Prayer in Schools: Rights, Restrictions, and Me on the Radio

Whenever I listen to the radio, I usually turn it off or change the station when anyone starts talking (I just want to enjoy the music). However, last week, I heard an interesting story. A mom called in because her son’s coach (who is an atheist) wouldn’t let him and his teammates pray before and after their football games. Now this is Texas, so football and religion freedom are a big deal. The deejays invited listeners to call in, and as an agnostic* former public school teacher, I couldn’t resist an opportunity to educate on civil liberties (and if you know me, you know I do so love to chime in). You can hear my thoughts at 1:51 via this link: http://www.mix947.com/media/audio.

The conversation quickly devolves into typical morning show fodder, but it’s such an important topic that I wanted to participate. I was surprised that the deejays and some of the other callers really didn’t seem to know the laws governing prayer in schools, and I tried to address that in a short amount of time. Reflecting later, I realized that if those individuals are representative of the population as a whole, then that calls for the dissemination of information. So that’s what I’ll try to do here.

What follows is my understanding of the law regarding prayer in schools. If you’d like more information about religion in public education (or you just want to fact-check me), visit https://www.aclu.org/issues/religious-liberty/religion-and-public-schools.

Rights:

·         Religious liberty protects the rights of students to pray at school individually or in groups.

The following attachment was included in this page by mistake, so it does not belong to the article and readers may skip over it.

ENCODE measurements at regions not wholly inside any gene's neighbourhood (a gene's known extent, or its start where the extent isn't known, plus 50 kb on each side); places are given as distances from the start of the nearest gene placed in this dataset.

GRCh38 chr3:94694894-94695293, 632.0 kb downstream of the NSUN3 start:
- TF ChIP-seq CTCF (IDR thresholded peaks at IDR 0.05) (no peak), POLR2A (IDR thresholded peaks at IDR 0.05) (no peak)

·         Additionally, students have the right to express religious viewpoints, form religious clubs, and read religious literature in school.

Restrictions:

·         Schools are to be religiously neutral environments, so school-sponsored prayer (at award ceremonies, sporting events, graduations, etc.) is prohibited.

·         School officials (teachers, administrators, coaches, etc.) are not allowed to lead prayer.

·         Students may pray so long as it does not cause a distraction or interfere with the education of others.

·         Minority-faith students and non-believers shall not be subjected to pressure to conform to the majority’s religious beliefs.

Prayer in schools is such a hot button issue, but I think it’s due to misinformation. If you look at the protections and prohibitions, they’re actually quite reasonable and respectful. It makes sense. We send our children to school to be educated not indoctrinated. It’s my right as a parent to determine if and how I want religion (as well as which religion that is) to be a part of my daughter’s upbringing. The government (via public schools) doesn’t get to make that decision for me.

So there you have it: children can pray in schools. The Bill of Rights guarantees that. Just remember that the right to believe or not applies to every individual in these United States. Your beliefs and your right to them do not usurp those of others. That’s why the separation of church and state is so foundational to this country. We cannot hope to protect the religious freedom of all if our government promotes only one.

 

*I identified as atheist on air because I didn’t want to spend my precious seconds explaining the difference, but I will here. In a nutshell, atheists do not believe that God exists. Agnostics, on the other hand, believe that the existence of God is unknowable.